Nicholas (nwhyte) wrote,
Nicholas
nwhyte

Super-connectors

I enjoy social networks. Finding connections with people I've met is a small hobby in itself. I have 441 livejournal contacts (ie those who are reading me rather than vice versa), 1010 on LinkedIn, 1456 on Facebook; basically people whose continued existence in the world I am glad to be reminded of now and then. I realise that this is unusual, as some have been kind enough to point out. But my attention is always caught by research like the Milgram small world experiment or the Erdős–Bacon number.

I was therefore interested to see Keith Ferrazzi's recent article, slightly recycling a chapter from his Never Eat Alone, listing seven types of person who are likely to be super-connectors:
  1. Restaurateurs
  2. Headhunters
  3. Lobbyists
  4. Fundraisers
  5. Public relations people
  6. Politicians
  7. Journalists
I scratched my head a bit at this. My job has aspects of #3 and #5, and I personally used to be an example of #6, but I would describe what I do as closer to consultancy; we are after all a "diplomatic advisory group", not lobbyists or a PR firm. I wondered what other super-connectors I know, and how they would fit in to Ferrazzi's categories?

LinkedIn, which is a more professional social network than Facebook or LJ, conveniently gives the number of contacts for each person in your network, and I discovered that there were precisely ten who fit its superconnector category (more than 500 contacts) and who I know from my list. (Also in the course of this exercise I realised that there were a couple of other superconnectors on my list who I don't know from Adam, so I removed them.) In order of length of time I have known them, they are the following:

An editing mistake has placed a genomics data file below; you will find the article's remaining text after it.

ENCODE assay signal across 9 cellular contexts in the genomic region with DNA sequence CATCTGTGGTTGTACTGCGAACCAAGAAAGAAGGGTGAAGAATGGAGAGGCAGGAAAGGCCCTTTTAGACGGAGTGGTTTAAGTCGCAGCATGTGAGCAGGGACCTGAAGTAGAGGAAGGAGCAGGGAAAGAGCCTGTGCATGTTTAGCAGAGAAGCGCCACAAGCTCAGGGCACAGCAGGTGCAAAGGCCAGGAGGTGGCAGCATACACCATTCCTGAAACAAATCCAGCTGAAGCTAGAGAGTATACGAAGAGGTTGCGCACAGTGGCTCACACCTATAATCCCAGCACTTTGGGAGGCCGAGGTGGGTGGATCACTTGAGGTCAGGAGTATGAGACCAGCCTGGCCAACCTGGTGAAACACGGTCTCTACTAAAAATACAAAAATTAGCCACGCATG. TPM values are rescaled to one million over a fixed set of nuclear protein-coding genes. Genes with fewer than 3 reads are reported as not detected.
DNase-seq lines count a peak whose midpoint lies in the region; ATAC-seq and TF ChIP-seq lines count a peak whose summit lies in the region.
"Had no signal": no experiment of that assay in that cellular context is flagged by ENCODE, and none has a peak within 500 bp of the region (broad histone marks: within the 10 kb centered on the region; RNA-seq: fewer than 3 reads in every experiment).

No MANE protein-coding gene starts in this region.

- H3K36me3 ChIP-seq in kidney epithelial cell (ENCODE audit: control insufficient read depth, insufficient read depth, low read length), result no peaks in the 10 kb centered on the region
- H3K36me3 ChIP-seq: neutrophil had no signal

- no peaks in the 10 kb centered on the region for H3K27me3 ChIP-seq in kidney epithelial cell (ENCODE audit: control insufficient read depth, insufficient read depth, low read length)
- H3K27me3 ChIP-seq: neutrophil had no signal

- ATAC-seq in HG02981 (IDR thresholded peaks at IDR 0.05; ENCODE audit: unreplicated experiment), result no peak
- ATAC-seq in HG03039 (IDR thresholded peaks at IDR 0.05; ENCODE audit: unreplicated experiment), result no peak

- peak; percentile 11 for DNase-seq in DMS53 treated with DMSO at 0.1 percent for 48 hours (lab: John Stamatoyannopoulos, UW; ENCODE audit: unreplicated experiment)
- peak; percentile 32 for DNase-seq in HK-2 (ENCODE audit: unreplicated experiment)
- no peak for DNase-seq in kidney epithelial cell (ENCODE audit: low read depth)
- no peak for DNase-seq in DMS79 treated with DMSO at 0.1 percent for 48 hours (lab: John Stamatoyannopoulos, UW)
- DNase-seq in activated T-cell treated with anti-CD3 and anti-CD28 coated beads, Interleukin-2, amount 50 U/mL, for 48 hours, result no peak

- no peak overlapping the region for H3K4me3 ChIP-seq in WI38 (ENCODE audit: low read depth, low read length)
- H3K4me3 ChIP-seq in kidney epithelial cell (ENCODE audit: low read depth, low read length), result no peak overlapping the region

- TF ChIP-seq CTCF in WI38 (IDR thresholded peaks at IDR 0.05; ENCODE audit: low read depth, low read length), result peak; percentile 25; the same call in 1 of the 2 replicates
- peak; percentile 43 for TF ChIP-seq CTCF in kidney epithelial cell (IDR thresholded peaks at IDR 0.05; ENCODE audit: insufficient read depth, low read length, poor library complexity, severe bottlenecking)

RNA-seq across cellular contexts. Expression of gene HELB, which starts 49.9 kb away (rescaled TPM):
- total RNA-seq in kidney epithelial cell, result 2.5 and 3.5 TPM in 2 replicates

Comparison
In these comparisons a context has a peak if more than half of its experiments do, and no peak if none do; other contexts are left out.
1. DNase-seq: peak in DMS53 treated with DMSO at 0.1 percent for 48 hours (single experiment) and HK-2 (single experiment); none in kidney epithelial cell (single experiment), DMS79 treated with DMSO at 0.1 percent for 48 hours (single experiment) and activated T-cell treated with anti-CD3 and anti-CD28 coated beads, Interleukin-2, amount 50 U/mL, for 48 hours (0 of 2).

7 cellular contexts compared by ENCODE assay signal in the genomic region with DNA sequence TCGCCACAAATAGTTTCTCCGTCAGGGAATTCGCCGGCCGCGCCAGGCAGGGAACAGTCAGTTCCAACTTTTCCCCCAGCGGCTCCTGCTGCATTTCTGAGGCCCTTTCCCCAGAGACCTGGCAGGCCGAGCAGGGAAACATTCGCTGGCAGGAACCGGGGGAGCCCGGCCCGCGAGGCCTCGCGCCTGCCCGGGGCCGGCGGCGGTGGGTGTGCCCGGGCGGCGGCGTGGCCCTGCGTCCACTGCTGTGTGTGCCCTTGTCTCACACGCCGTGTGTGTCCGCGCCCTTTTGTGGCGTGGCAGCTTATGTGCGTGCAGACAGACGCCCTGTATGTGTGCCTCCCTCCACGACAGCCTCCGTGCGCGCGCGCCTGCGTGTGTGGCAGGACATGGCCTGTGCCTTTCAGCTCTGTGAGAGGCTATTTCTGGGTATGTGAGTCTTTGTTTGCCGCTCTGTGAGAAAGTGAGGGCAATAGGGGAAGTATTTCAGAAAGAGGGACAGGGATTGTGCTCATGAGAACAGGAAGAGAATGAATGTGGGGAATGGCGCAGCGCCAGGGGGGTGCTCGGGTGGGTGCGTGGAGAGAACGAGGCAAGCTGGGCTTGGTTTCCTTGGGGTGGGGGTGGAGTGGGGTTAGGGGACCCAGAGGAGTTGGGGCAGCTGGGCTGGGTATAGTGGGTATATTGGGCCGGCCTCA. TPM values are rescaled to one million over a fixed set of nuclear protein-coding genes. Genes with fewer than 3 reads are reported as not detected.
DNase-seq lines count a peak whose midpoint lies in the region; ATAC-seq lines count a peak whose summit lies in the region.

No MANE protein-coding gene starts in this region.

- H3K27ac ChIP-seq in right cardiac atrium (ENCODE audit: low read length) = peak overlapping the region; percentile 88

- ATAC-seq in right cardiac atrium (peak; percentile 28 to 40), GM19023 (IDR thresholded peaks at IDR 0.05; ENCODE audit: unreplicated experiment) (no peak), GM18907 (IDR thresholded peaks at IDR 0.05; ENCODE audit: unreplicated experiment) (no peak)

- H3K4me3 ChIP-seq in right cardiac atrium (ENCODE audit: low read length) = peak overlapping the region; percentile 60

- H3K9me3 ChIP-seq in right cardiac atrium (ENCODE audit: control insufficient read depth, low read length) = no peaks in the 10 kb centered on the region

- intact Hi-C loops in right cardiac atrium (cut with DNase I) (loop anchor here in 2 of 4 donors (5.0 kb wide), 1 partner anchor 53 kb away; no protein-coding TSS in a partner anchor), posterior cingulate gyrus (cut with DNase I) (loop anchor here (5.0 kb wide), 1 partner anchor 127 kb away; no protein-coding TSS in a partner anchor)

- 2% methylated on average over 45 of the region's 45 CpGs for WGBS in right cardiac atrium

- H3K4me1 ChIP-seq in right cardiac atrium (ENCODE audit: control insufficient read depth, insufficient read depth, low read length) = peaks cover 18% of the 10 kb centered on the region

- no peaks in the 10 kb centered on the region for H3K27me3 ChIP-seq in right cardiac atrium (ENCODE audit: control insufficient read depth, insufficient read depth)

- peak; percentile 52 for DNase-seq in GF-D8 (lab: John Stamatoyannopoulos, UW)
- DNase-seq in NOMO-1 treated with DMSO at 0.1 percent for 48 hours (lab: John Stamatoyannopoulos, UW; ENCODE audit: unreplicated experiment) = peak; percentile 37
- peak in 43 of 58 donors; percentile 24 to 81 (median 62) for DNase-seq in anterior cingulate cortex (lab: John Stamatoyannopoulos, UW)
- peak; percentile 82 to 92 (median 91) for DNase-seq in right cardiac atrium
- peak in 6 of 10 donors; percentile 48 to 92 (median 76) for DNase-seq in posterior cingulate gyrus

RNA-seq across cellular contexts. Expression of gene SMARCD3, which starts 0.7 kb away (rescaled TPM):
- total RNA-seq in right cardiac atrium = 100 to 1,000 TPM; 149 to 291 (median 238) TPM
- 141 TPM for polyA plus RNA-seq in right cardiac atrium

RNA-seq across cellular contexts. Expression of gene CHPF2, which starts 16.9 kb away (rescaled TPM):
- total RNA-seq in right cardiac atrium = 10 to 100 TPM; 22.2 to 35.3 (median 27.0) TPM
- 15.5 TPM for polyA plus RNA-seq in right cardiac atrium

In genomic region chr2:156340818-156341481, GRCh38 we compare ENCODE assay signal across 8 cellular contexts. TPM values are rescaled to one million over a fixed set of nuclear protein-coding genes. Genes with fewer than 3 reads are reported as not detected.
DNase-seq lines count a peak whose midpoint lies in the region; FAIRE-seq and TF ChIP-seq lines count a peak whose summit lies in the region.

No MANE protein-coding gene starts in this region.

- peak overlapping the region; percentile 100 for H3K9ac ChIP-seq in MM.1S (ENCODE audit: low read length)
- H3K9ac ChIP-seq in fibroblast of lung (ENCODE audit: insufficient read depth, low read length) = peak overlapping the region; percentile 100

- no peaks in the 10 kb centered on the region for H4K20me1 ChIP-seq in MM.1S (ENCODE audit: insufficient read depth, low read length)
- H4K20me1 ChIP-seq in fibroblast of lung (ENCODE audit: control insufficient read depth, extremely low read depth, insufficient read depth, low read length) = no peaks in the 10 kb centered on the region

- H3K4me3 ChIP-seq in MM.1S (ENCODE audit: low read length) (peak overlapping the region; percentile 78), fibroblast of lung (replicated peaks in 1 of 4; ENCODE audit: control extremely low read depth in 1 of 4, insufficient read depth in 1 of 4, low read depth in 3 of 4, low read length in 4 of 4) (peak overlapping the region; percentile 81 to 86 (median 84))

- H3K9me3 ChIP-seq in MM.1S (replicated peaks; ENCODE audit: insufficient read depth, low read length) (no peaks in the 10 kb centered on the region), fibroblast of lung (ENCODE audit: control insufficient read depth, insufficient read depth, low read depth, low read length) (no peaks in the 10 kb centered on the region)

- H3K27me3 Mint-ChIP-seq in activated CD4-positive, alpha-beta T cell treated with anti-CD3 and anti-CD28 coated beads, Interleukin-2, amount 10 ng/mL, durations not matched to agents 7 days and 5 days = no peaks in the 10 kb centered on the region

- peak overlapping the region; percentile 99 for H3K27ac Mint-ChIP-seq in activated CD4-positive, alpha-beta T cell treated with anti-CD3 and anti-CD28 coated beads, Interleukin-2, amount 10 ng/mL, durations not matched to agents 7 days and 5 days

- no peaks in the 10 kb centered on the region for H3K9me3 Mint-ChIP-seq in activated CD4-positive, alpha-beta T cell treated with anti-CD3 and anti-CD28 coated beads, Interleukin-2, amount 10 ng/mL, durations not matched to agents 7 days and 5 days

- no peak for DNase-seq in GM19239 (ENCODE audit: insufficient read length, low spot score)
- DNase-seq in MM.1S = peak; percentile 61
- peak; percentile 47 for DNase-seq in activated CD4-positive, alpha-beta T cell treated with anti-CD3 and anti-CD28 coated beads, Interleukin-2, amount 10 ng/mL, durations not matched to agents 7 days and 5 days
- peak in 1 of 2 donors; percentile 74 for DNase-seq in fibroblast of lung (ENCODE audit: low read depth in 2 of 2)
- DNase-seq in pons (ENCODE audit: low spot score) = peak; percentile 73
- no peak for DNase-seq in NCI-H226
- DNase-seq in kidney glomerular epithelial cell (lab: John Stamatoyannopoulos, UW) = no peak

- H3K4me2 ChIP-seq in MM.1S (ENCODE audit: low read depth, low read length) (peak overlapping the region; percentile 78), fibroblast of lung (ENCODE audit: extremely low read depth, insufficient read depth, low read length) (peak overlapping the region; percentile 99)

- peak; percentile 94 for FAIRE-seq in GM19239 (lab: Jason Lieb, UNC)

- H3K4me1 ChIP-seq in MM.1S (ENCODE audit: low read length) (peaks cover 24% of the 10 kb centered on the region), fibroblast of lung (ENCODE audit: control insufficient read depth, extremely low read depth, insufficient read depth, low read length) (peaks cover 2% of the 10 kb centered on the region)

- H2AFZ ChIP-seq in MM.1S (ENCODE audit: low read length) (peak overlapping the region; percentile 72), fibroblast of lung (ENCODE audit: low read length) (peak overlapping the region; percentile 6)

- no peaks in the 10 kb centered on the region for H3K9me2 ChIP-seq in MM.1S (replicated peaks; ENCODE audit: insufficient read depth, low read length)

1. a friend from my days in postal Diplomacy around 1983-85, who now describes himself as a "Strategist for Social Investment, Grassroots Lobbying, and Corporate Accountability Campaigns" (he has moved from his native England to Washington DC). Like me, his job has aspects of lobbying and of PR but doesn't really fit comfortably into either category. Interestingly, he is the only one of the ten who is on livejournal.
  2. a fellow student at Clare College, who I only really got to know as he was crashing out of his postgrad science course in 1989, now a "Freelance Business Analyst". He does a fair amount of consultancy in the telecoms area these days, and I get the impression that he actively uses LinkedIn as a means of drumming up business. He does not appear to fit into any of Ferazzi's categories.
  3. a fellow member of the Cambridge University Students Union executive in 1989-90, now a "Search and Talent Intelligence Expert", ie a head-hunter, with over 3600 LinkedIn connections. She clearly fits Ferrazzi's category #2. Interestingly, she is the only one of the ten who is not on Facebook (as far as I know).
  4. a former MEP who served from 1999 to this year, though I have known him since 1993 or thereabouts through liberal politics. A clear case of category #6.